There was no real science behind recreating the colours – it was very much trial and error. I had to factor in the age of the original and the fact that the paper has yellowed and colours faded, so needed to compensate for that.

The Western Highlands isn’t a heavily inhabited area, had much changed since 1967?

The fact the map was published in 1967 and yet the data was last updated in 1956, shows how much OS has changed today with our data refresh rates. In terms of the data itself, not a great deal had changed since then.

An example of the ferry lines

An example of the ferry lines

One major difference in the original map and the modern version is the number of trig pillars. The majority of trig pillars in the area were built in the 1960s, so there are 10-20 times more in the modern data. There are more roads and ferry routes in the modern data, although the railways have largely stayed the same.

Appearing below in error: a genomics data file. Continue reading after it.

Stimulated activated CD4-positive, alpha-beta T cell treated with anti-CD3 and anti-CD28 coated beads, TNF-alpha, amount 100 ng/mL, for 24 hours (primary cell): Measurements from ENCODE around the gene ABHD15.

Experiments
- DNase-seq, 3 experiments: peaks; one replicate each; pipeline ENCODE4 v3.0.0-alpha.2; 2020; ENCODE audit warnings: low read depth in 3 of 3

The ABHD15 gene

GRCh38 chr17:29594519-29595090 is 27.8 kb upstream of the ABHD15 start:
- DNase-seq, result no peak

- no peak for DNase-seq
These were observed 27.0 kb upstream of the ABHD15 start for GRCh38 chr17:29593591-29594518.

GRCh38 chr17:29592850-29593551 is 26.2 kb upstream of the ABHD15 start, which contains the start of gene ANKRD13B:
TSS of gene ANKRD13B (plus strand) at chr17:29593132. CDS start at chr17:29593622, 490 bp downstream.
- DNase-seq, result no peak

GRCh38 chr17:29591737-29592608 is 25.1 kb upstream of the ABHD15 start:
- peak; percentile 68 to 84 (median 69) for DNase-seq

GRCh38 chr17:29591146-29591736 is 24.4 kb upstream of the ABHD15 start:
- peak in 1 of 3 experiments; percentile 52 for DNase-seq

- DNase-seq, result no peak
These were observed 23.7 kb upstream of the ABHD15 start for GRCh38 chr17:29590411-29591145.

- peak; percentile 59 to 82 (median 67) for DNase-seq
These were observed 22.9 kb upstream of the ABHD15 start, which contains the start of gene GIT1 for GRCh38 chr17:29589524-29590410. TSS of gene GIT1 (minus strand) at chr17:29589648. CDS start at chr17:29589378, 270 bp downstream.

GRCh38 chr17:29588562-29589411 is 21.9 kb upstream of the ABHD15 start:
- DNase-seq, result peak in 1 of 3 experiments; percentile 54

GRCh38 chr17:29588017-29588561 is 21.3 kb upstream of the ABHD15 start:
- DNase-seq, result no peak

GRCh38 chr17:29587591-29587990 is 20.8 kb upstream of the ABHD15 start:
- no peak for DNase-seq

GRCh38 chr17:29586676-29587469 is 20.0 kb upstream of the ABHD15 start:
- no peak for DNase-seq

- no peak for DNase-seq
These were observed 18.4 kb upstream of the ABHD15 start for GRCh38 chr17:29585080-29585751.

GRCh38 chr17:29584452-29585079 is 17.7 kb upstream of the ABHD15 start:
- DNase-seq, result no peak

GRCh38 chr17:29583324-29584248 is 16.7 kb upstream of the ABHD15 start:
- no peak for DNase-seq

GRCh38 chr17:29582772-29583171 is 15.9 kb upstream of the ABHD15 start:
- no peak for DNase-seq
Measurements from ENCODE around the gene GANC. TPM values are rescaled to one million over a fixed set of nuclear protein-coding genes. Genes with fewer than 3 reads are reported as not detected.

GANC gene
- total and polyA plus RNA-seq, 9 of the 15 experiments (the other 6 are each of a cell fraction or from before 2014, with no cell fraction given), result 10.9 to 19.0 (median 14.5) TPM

Could you navigate with this new map?

This scale of map could be used for planning a trip as it gives a good overview of a fairly large area. It represents the general lie of the land and the transport network really well – road, rail and ferry routes. However, the scale is too small to be used for walking and it doesn’t show footpaths or tourist information for attractions or even public toilets!

What was your favourite part to work on?

I really enjoyed taking the time to do manual placement of names and symbols as it’s something I rarely do and felt like a return to the cartographic production process of yesteryear. I think I’ve come away with a greater appreciation for the craftsmanship that has carried through the centuries at OS. It’s a really important part of our heritage and the lessons learned continue to feed into our future.